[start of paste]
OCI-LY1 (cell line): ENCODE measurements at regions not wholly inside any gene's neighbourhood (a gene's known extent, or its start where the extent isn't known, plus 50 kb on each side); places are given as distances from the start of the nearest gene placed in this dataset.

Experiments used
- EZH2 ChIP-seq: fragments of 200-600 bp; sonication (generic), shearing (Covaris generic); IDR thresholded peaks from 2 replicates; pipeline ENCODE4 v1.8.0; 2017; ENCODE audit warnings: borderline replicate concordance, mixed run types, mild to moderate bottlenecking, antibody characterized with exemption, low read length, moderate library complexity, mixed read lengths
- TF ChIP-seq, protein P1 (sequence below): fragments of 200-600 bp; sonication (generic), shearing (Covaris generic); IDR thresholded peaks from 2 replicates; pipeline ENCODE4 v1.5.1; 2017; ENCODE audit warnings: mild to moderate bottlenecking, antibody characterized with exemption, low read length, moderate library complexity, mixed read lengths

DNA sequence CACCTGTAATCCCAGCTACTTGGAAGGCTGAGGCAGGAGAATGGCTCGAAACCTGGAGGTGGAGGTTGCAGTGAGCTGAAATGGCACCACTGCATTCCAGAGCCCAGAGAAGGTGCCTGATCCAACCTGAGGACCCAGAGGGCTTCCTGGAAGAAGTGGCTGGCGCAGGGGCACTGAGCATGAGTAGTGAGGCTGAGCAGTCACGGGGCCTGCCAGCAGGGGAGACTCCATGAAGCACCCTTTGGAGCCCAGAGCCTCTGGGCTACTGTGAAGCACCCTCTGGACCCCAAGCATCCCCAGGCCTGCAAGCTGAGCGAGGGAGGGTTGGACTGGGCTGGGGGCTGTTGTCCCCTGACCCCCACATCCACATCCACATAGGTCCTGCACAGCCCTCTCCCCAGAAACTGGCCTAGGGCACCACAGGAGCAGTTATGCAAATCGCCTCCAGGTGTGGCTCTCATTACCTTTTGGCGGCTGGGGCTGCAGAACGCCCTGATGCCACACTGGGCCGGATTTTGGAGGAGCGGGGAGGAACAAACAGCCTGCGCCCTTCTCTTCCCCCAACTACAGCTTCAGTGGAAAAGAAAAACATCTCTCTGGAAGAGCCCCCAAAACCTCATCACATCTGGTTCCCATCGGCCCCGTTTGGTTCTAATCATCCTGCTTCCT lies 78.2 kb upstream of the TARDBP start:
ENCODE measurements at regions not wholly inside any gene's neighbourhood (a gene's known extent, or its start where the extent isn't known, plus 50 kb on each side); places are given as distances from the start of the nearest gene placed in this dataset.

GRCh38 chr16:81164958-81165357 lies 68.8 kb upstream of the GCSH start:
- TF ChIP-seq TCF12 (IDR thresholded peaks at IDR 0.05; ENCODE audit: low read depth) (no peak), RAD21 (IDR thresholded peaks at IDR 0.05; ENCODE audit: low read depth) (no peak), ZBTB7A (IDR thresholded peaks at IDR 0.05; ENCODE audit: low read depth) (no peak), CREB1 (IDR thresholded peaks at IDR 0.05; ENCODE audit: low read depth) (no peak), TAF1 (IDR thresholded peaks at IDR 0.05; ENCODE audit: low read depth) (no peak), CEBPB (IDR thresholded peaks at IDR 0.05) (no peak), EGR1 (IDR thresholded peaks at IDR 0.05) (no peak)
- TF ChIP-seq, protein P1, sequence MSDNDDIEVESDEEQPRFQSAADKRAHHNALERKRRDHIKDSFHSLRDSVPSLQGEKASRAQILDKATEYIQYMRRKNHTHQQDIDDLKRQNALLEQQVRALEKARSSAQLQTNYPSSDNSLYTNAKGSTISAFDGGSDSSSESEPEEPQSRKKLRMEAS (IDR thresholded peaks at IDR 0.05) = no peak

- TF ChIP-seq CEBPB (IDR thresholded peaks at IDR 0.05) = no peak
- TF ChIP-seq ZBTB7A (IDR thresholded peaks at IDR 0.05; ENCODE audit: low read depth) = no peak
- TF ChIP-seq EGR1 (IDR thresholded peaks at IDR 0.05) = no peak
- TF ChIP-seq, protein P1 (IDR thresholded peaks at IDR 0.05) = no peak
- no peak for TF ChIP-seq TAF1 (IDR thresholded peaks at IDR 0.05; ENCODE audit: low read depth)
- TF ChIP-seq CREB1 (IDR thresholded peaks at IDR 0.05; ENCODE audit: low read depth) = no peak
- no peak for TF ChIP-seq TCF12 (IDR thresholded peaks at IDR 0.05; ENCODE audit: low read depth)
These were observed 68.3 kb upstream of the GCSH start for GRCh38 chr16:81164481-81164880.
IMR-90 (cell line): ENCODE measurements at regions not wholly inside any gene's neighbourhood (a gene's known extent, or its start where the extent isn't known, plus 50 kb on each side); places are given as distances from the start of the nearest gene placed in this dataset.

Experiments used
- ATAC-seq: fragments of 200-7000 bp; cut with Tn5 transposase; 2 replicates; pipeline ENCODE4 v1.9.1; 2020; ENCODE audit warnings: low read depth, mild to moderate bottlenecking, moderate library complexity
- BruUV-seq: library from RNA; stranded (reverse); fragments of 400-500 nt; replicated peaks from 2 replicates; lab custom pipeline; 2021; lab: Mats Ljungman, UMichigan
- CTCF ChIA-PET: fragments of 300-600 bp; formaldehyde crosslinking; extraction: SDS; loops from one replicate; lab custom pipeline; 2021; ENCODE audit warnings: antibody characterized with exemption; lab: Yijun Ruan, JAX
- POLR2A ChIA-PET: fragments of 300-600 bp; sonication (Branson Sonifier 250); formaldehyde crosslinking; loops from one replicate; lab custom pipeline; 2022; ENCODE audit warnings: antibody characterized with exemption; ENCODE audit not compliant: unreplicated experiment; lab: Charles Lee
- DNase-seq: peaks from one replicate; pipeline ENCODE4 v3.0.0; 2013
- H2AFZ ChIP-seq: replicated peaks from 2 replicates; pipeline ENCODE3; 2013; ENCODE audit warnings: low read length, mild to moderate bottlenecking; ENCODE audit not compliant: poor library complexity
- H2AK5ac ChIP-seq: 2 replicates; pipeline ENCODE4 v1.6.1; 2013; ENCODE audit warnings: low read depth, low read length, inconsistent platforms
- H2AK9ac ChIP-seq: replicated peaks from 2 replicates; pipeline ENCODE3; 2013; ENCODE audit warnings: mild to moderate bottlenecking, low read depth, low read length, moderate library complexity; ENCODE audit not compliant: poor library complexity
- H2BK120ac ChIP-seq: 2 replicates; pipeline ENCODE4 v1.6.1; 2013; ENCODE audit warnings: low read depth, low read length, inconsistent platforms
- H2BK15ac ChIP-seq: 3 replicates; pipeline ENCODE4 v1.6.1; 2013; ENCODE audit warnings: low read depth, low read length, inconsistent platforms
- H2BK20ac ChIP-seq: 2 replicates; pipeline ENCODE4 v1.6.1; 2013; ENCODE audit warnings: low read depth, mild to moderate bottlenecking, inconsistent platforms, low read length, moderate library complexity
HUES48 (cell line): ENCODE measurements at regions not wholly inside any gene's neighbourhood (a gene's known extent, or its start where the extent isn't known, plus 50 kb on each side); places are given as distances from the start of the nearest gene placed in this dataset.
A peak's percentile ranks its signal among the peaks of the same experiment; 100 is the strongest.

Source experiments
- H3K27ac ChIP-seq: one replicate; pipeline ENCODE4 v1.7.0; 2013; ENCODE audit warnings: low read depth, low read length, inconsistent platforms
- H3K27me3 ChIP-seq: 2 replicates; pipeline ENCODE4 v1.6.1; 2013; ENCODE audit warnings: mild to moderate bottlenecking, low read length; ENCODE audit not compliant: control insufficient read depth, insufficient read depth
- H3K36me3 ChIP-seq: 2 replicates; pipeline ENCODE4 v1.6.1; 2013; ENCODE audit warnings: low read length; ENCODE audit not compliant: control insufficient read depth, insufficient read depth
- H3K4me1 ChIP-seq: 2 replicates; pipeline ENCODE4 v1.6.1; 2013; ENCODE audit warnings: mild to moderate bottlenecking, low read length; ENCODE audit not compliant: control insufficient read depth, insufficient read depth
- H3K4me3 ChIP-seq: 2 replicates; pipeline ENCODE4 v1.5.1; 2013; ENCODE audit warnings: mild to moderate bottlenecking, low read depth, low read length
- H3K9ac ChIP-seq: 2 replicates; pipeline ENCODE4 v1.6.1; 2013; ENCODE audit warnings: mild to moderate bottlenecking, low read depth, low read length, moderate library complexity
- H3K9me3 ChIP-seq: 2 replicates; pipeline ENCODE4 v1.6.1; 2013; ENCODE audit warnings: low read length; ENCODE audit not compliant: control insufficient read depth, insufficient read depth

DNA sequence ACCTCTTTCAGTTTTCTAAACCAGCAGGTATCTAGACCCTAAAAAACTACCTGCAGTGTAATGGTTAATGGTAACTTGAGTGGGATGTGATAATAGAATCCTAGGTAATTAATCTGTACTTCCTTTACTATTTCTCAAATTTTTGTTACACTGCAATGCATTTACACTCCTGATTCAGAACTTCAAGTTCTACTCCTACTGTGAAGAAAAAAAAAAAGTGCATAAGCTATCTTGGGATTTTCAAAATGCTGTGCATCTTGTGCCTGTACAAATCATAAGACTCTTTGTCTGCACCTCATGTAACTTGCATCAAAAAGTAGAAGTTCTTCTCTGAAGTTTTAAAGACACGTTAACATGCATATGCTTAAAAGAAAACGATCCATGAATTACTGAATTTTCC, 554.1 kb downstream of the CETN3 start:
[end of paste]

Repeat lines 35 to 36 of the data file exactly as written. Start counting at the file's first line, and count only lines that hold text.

- H3K27me3 ChIP-seq: 2 replicates; pipeline ENCODE4 v1.6.1; 2013; ENCODE audit warnings: mild to moderate bottlenecking, low read length; ENCODE audit not compliant: control insufficient read depth, insufficient read depth
- H3K36me3 ChIP-seq: 2 replicates; pipeline ENCODE4 v1.6.1; 2013; ENCODE audit warnings: low read length; ENCODE audit not compliant: control insufficient read depth, insufficient read depth